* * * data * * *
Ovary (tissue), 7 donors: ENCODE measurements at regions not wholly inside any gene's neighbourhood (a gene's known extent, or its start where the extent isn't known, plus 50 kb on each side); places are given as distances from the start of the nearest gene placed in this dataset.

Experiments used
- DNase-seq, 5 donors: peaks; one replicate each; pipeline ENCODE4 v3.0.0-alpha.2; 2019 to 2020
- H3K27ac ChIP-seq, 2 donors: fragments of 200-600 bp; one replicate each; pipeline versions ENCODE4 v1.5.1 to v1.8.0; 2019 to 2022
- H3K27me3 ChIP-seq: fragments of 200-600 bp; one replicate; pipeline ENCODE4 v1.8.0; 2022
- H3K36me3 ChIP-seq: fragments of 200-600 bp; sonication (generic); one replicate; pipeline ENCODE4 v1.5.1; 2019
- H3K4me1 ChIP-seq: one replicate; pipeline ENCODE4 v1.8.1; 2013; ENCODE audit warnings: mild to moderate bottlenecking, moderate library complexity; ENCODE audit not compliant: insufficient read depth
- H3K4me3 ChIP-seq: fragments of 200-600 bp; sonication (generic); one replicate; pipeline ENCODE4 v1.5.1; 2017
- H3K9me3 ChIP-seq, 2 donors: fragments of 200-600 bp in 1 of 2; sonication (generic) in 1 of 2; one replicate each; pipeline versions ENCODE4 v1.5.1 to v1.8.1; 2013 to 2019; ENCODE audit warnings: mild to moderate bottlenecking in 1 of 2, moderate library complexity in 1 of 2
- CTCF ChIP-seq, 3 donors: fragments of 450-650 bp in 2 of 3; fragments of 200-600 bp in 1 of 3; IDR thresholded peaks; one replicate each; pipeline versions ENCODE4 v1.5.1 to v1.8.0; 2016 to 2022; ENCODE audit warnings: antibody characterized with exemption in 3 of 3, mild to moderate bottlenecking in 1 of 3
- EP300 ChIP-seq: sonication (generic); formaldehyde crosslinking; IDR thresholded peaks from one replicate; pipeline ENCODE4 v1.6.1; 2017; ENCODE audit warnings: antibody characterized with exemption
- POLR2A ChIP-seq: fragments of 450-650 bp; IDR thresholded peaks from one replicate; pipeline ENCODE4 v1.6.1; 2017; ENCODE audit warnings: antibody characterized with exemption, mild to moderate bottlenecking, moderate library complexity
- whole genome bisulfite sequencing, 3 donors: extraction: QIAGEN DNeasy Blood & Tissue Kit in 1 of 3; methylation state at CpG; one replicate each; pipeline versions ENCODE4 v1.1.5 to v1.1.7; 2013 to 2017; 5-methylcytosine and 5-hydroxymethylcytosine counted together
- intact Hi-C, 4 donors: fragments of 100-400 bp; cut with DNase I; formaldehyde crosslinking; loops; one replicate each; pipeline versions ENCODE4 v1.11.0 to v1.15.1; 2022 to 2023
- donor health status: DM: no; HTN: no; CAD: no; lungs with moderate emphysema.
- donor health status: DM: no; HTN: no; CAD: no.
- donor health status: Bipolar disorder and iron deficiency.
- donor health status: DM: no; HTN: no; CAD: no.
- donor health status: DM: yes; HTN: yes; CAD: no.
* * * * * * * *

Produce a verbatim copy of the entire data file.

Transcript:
Ovary (tissue), 7 donors: ENCODE measurements at regions not wholly inside any gene's neighbourhood (a gene's known extent, or its start where the extent isn't known, plus 50 kb on each side); places are given as distances from the start of the nearest gene placed in this dataset.

Experiments used
- DNase-seq, 5 donors: peaks; one replicate each; pipeline ENCODE4 v3.0.0-alpha.2; 2019 to 2020
- H3K27ac ChIP-seq, 2 donors: fragments of 200-600 bp; one replicate each; pipeline versions ENCODE4 v1.5.1 to v1.8.0; 2019 to 2022
- H3K27me3 ChIP-seq: fragments of 200-600 bp; one replicate; pipeline ENCODE4 v1.8.0; 2022
- H3K36me3 ChIP-seq: fragments of 200-600 bp; sonication (generic); one replicate; pipeline ENCODE4 v1.5.1; 2019
- H3K4me1 ChIP-seq: one replicate; pipeline ENCODE4 v1.8.1; 2013; ENCODE audit warnings: mild to moderate bottlenecking, moderate library complexity; ENCODE audit not compliant: insufficient read depth
- H3K4me3 ChIP-seq: fragments of 200-600 bp; sonication (generic); one replicate; pipeline ENCODE4 v1.5.1; 2017
- H3K9me3 ChIP-seq, 2 donors: fragments of 200-600 bp in 1 of 2; sonication (generic) in 1 of 2; one replicate each; pipeline versions ENCODE4 v1.5.1 to v1.8.1; 2013 to 2019; ENCODE audit warnings: mild to moderate bottlenecking in 1 of 2, moderate library complexity in 1 of 2
- CTCF ChIP-seq, 3 donors: fragments of 450-650 bp in 2 of 3; fragments of 200-600 bp in 1 of 3; IDR thresholded peaks; one replicate each; pipeline versions ENCODE4 v1.5.1 to v1.8.0; 2016 to 2022; ENCODE audit warnings: antibody characterized with exemption in 3 of 3, mild to moderate bottlenecking in 1 of 3
- EP300 ChIP-seq: sonication (generic); formaldehyde crosslinking; IDR thresholded peaks from one replicate; pipeline ENCODE4 v1.6.1; 2017; ENCODE audit warnings: antibody characterized with exemption
- POLR2A ChIP-seq: fragments of 450-650 bp; IDR thresholded peaks from one replicate; pipeline ENCODE4 v1.6.1; 2017; ENCODE audit warnings: antibody characterized with exemption, mild to moderate bottlenecking, moderate library complexity
- whole genome bisulfite sequencing, 3 donors: extraction: QIAGEN DNeasy Blood & Tissue Kit in 1 of 3; methylation state at CpG; one replicate each; pipeline versions ENCODE4 v1.1.5 to v1.1.7; 2013 to 2017; 5-methylcytosine and 5-hydroxymethylcytosine counted together
- intact Hi-C, 4 donors: fragments of 100-400 bp; cut with DNase I; formaldehyde crosslinking; loops; one replicate each; pipeline versions ENCODE4 v1.11.0 to v1.15.1; 2022 to 2023
- donor health status: DM: no; HTN: no; CAD: no; lungs with moderate emphysema.
- donor health status: DM: no; HTN: no; CAD: no.
- donor health status: Bipolar disorder and iron deficiency.
- donor health status: DM: no; HTN: no; CAD: no.
- donor health status: DM: yes; HTN: yes; CAD: no.